The workshops will consist of different activities and educational sessions to suit a range of ages from primary school, to secondary school aged children. Youth groups and clubs are also encouraged to sign up. Sessions are 90 minutes in length and are limited to 45 people per session including accompanying adults.

The Knife Angel previously came to Gateshead in 2020 following a campaign by Alison Madgin, from Wallsend, North Tyneside. Her 18-year-old daughter Samantha was stabbed to death in 2007.

North East Mayor Kim McGuinness as the knife angel tells a "stark but necessary warning" around the dangers of knife crime. She said: "It is backed by families who have suffered terrible tragedy and now work tirelessly to prevent others going through their loss.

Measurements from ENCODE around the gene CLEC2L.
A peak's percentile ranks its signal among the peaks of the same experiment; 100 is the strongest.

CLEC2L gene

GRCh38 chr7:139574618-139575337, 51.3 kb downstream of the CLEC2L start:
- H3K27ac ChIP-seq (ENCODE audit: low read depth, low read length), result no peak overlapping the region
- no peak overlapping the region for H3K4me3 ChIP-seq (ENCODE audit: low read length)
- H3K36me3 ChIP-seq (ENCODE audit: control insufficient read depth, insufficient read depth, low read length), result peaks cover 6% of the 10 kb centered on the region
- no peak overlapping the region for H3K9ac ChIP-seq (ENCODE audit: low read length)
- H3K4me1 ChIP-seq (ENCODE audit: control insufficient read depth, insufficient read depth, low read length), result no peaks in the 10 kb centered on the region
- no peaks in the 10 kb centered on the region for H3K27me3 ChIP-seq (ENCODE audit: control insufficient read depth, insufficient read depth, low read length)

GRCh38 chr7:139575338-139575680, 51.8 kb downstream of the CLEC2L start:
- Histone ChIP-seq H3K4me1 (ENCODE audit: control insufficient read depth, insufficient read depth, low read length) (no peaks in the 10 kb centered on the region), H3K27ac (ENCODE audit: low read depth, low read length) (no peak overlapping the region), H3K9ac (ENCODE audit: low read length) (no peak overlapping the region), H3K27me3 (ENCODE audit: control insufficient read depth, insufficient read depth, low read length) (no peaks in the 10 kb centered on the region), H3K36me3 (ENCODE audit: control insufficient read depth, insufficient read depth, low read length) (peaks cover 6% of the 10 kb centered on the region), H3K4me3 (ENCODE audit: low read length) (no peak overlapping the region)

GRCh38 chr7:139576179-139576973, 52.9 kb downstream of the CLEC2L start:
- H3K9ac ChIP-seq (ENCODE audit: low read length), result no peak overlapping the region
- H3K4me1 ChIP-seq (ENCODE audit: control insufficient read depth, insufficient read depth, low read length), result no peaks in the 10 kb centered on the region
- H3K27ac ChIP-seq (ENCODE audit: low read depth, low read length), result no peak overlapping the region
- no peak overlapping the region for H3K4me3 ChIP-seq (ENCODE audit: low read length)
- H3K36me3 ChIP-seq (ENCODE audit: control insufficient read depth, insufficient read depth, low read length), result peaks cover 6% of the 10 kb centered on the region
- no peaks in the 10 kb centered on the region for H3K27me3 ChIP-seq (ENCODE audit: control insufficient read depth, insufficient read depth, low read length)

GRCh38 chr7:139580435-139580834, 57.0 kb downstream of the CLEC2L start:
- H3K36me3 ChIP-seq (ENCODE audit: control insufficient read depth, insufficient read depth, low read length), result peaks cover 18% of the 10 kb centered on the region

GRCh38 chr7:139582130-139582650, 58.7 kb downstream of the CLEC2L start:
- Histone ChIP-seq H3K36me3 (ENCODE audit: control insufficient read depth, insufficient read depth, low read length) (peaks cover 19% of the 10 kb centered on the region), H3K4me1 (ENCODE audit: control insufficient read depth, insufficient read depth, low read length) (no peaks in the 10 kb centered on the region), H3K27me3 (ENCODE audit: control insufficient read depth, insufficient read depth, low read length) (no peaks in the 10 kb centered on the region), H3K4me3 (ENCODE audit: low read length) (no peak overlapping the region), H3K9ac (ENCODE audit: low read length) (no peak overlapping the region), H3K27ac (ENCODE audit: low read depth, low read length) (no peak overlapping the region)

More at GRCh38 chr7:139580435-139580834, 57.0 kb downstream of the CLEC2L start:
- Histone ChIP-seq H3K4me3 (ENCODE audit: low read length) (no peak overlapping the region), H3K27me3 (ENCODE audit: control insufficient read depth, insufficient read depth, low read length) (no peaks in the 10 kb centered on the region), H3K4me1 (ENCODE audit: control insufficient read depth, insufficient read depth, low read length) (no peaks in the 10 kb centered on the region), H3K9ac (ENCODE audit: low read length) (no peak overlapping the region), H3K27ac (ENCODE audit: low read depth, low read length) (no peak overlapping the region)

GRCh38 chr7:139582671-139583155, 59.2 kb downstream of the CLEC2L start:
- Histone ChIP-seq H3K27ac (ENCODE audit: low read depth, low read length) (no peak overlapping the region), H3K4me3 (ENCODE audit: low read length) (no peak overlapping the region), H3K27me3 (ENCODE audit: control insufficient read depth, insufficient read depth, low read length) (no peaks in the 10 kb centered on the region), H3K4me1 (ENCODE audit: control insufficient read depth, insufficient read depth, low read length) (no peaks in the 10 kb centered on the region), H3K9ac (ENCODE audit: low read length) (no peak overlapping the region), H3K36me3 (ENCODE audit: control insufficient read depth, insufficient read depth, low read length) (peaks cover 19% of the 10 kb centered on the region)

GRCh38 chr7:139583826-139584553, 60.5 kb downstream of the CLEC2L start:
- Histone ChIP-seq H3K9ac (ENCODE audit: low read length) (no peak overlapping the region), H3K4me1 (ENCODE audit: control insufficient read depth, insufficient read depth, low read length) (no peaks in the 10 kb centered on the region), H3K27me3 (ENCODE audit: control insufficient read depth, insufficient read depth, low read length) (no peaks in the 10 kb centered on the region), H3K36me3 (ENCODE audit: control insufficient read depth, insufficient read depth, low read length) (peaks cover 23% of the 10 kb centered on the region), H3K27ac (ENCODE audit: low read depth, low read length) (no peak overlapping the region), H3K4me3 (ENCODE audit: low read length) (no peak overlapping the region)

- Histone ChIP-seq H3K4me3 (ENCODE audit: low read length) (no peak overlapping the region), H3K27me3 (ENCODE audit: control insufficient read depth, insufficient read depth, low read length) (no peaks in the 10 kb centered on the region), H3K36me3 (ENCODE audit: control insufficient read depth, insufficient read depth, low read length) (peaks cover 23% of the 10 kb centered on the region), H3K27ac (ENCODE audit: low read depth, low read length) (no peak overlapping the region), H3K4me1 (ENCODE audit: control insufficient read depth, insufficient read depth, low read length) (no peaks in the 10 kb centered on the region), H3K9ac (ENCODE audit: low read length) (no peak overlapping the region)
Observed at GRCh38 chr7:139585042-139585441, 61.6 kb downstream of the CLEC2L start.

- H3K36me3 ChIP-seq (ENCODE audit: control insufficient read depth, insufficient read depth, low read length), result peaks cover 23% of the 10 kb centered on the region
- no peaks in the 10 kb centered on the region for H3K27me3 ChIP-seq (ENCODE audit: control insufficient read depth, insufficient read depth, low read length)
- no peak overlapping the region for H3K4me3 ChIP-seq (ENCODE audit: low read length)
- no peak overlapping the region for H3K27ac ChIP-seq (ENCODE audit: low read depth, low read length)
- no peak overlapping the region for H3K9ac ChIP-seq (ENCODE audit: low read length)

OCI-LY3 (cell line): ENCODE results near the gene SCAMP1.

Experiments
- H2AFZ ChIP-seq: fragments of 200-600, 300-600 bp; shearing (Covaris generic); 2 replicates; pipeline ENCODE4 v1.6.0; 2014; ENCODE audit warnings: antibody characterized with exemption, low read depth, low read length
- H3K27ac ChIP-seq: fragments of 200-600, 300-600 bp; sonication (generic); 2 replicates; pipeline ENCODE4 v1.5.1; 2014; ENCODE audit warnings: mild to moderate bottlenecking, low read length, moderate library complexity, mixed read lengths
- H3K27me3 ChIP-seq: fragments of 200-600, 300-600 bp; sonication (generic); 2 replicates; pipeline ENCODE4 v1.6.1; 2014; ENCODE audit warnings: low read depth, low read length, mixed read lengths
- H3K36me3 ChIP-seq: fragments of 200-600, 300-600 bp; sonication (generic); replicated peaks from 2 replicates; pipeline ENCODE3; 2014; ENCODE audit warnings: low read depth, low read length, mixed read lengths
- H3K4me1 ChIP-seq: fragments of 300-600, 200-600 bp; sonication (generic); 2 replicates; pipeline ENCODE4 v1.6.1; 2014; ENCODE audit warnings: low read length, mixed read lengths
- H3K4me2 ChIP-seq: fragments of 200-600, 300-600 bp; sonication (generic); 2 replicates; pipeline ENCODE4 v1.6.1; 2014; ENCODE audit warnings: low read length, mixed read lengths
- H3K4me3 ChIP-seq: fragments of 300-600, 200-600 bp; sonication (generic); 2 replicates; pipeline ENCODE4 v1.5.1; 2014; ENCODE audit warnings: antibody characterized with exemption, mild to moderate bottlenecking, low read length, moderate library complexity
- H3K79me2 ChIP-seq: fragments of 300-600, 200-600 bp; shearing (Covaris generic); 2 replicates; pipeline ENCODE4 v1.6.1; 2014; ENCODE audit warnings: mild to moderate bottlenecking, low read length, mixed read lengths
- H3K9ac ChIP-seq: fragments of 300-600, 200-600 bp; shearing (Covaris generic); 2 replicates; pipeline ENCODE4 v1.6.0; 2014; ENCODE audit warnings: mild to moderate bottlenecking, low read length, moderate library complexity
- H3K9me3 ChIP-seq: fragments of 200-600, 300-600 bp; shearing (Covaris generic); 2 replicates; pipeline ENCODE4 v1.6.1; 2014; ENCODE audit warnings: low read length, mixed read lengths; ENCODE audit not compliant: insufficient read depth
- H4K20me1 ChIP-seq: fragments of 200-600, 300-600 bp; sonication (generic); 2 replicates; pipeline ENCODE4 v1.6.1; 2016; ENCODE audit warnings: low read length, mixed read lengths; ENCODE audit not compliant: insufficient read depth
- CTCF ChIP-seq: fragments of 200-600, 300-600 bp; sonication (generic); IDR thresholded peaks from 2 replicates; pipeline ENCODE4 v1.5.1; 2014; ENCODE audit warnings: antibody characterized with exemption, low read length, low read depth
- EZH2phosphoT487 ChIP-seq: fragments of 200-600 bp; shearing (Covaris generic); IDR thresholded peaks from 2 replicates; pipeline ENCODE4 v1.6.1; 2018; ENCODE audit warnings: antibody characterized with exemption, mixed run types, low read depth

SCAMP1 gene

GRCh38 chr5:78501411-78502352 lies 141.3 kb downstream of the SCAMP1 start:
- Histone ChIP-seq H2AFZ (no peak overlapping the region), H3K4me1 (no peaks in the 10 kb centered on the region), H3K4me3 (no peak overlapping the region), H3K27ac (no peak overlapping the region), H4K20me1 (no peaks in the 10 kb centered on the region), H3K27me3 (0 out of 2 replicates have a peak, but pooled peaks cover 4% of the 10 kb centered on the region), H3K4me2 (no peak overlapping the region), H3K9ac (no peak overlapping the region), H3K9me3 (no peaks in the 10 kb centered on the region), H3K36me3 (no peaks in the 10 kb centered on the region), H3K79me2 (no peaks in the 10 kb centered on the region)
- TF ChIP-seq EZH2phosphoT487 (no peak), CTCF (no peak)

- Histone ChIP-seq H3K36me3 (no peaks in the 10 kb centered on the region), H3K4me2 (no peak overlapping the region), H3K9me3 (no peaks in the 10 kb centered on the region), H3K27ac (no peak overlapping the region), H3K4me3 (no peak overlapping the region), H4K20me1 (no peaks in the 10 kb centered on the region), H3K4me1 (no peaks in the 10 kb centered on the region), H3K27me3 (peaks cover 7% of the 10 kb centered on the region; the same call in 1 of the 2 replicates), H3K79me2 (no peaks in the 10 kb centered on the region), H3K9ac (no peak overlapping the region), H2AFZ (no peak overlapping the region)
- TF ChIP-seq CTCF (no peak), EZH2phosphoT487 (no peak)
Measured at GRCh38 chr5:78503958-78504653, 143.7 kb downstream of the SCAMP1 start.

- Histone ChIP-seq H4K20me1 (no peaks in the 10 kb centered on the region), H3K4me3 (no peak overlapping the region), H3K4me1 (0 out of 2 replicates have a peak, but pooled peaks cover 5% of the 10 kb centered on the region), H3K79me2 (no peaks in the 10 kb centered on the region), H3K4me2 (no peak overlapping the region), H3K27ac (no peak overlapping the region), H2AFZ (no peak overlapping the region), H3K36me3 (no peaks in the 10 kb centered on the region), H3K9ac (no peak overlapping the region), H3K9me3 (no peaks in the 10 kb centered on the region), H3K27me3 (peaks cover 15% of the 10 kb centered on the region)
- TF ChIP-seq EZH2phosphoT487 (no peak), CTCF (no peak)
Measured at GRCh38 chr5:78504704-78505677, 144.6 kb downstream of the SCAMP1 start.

"I’m proud to back those families and the education work going on in schools across the North East warning young people of the all-too-real human cost involved in carrying a knife.

"I want to thank Tanya and Simon for all they have done here, their sheer determination to prevent tragedy, building on the work of Samantha’s Legacy and so many others who, on a daily basis, work hard to make our region safer.

North East mayor Kim McGuinness
Northumbria Police and Crime Commissioner Susan Dungworth -Credit:Northumbria Police & Crime Commissioner

"Anyone who saw the knife angel when we brought it to Gateshead along with Samantha’s Legacy, knows how powerful it is. It’s hard-hitting and it makes you think and that’s the whole idea.